Motorcycle Clubs Are Not The Boy Scouts – Does That Make Them Criminals?

 Motorcycle Clubs Are Not The Boy Scouts – Does That Make Them Criminals?

A patch holder from Pennsylvania told me clubs aren’t Boy Scouts for sure. And we can’t act like we are. But we’re not as bad as people think we are.  And we aren’t as bad as cops say we are.

I’ve been around clubs my whole life and I’ve been in an outlaw motorcycle club for over a decade, so I know exactly what he meant when he said clubs aren’t the Boy Scouts. Motorcycle club culture is rooted in rebellion.  Many clubs were founded by individuals returning from war to a general society that had rejected them. But I also understand that clubs aren’t the criminal organizations they have been demonized to be. Unfortunately, the negative stereotype is fueling wholesale discrimination against motorcycle clubs and serious challenges to our way of life. A unified grassroots political response gives clubs the best hope of surviving intact another 50 years.


knuckle punch

Men returning from war found brotherhood and acceptance in motorcycle clubs and created their own subculture that has survived more than a half-century. Motorcycle clubs come in all types from Christian to outlaw. What makes a club an outlaw club is the level of commitment to the lifestyle, not criminality. Outlaw club members consider themselves professional motorcyclists and enjoy the close-knit and rigid brotherhood clubs provide. The club is a top priority in a member’s life and serves as the primary social community as well.

In most clubs, members are like family. Other members are considered your brothers. Brothers you choose and that choose you. And just like other families, many clubs will do anything to protect their families. So it’s true. Disrespect a man’s family, a serious man, and there will likely be consequences. It might be true that it takes sticks and stones, and that names will never hurt you. But they just might get you punched in the mouth.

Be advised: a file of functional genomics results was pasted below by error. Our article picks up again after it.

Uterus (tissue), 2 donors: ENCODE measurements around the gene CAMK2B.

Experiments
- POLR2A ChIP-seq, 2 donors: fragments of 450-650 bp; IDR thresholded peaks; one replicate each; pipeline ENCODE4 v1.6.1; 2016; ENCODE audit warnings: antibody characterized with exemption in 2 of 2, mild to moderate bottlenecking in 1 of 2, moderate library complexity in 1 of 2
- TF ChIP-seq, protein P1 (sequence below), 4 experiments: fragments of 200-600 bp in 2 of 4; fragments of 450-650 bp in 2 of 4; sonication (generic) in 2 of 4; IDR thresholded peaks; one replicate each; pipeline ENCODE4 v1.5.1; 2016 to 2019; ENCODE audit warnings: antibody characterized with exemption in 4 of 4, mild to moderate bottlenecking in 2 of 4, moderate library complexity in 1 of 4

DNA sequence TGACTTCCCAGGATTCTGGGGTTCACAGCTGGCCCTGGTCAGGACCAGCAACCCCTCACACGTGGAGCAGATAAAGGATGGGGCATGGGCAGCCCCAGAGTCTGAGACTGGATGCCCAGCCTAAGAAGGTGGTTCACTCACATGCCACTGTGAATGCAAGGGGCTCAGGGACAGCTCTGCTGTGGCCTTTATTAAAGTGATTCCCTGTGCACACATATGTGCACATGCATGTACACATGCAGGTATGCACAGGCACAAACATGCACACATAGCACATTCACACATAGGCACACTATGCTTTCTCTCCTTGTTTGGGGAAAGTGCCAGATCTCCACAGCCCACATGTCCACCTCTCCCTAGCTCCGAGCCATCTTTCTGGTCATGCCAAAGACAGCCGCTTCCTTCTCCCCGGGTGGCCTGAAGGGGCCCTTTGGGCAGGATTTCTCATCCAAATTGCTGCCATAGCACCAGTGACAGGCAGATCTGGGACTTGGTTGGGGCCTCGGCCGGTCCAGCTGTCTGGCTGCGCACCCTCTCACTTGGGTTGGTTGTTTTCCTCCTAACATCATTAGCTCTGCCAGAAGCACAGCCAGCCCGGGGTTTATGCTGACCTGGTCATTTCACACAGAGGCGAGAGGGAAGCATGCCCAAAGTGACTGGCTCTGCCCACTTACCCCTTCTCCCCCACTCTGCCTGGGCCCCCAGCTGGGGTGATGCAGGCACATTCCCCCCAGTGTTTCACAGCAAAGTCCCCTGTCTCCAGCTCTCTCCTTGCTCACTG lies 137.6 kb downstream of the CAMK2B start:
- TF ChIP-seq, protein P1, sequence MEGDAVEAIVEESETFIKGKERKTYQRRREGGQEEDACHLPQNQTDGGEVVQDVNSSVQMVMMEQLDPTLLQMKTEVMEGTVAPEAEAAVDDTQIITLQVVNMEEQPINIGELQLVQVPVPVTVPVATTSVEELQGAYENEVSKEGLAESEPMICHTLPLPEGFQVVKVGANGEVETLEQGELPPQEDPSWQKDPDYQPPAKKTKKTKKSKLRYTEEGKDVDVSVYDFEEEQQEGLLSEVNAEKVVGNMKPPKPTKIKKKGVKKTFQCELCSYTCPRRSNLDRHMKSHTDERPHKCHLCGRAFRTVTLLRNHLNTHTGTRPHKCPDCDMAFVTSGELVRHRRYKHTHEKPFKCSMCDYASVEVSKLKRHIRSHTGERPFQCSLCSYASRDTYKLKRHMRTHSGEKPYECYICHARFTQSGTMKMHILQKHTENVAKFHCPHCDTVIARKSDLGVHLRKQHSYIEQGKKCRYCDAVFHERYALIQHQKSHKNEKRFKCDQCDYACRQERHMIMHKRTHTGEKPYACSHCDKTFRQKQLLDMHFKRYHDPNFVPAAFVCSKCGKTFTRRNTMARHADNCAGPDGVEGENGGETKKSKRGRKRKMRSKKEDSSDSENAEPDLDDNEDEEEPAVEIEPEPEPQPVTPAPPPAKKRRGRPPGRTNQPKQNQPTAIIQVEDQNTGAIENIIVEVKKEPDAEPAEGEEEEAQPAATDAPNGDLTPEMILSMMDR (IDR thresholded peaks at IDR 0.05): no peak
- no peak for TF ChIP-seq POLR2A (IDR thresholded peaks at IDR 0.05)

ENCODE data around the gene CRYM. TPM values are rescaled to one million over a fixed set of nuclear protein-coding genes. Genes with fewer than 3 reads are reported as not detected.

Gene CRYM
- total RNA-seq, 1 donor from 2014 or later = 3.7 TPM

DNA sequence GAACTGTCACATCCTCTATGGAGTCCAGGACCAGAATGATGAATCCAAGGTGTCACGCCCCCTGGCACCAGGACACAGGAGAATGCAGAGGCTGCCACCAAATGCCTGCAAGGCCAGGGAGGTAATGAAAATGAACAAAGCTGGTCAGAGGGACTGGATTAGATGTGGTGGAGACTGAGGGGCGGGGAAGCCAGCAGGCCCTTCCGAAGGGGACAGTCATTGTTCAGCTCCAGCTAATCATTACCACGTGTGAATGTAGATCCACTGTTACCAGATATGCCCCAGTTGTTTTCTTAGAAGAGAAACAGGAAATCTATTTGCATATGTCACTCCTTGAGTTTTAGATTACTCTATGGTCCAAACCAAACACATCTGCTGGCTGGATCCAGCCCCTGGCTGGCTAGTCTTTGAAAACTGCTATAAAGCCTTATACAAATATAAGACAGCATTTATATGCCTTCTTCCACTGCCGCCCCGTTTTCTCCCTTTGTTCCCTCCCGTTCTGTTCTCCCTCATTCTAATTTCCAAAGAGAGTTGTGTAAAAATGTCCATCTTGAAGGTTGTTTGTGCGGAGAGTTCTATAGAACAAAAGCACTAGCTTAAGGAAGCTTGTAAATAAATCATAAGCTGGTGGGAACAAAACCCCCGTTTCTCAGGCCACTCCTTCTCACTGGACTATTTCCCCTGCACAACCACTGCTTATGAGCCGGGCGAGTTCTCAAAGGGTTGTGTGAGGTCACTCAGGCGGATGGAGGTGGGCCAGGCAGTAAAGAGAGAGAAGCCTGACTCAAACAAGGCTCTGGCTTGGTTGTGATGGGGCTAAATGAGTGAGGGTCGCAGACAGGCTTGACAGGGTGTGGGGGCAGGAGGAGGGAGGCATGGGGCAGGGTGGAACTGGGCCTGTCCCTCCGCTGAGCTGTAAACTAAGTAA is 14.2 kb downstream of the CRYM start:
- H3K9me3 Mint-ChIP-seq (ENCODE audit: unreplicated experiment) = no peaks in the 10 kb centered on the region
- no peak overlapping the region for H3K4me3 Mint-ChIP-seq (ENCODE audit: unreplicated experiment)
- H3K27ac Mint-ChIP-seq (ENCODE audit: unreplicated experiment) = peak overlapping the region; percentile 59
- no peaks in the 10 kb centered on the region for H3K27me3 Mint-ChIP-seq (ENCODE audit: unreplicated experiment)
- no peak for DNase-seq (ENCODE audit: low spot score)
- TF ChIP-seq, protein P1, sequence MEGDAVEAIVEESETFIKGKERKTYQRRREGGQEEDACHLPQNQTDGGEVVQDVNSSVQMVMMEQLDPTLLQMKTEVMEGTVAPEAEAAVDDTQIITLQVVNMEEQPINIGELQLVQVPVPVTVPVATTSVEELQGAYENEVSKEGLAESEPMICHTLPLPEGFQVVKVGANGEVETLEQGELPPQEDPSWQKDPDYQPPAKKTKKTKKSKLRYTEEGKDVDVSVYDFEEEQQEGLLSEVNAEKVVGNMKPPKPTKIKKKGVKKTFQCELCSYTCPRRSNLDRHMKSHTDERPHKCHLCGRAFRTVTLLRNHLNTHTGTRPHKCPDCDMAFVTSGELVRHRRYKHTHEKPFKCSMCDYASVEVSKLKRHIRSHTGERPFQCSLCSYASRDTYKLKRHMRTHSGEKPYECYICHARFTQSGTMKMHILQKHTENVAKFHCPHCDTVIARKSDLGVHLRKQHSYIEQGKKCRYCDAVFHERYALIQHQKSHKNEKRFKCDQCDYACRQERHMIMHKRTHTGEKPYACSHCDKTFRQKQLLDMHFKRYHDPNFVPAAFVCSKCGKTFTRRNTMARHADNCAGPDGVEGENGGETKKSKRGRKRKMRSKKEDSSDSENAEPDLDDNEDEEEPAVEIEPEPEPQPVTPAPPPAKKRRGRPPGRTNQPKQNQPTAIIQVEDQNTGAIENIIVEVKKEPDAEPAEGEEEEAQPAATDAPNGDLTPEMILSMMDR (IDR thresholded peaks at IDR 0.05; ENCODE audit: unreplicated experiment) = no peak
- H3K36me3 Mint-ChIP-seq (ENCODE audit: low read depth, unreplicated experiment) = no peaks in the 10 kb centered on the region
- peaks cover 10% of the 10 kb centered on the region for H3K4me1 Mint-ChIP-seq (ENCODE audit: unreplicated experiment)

Most clubs just want to be left alone to ride and associate freely. Most club members are wary of authority. But being rebellious and anti-establishment does not equate to criminality. In fact, protecting anti-establishment speech and association is the highest priority of a free society.


Motorcycle clubs are a far cry from organized criminal enterprises. They are, in fact, constitutionally protected associations. But since their inception, the generally conservative law enforcement fraternity has looked down on clubs as a rebellious fringe community. The history of profiling and discrimination is irrefutable.


Statistically the stereotype is based on mythology. For example, more law enforcement officers are indicted on felony crimes every year than outlaw motorcycle club members. Most members of outlaw motorcycle clubs do not have criminal records. Many have concealed carry permits issued by the same agencies that turn around and call them gang members. The statistics simply don’t add up to the accusations.

Sensationalism is a powerful tool. Amplify the transgressions of the few in an attempt to define an entire class of people. But it is simply not reality. Not unless we consider all law enforcement to be an organized criminal enterprise. When an officer is indicted for a felony should every officer in their department be treated as a criminal or charged with engaging in organized criminal activity?



The motorcycle club community, including outlaw motorcycle clubs, are becoming increasingly involved in the political rights movement in an attempt to respond to decades of abuse and discrimination. Club exploits are sensationalized and overblown by an opportunist news and entertainment media telling stories that sell more advertising. Only a unified and mobilized club community has a chance of turning the tide of public perception.  Only a unified movement can generate the people power required for grassroots legislative change.


Motorcycle clubs are under attack from a public relations and law enforcement perspective. This seems rather irrefutable. But there is power in numbers.  Where clubs have unified real change has occurred. Knowing all of this, is there any other logical choice but to unify for our mutual survival?

Double D is the Spokesperson for the Washington State Council of Clubs, Founder of the Motorcycle Profiling Project, and works with motorcyclists at the national level.

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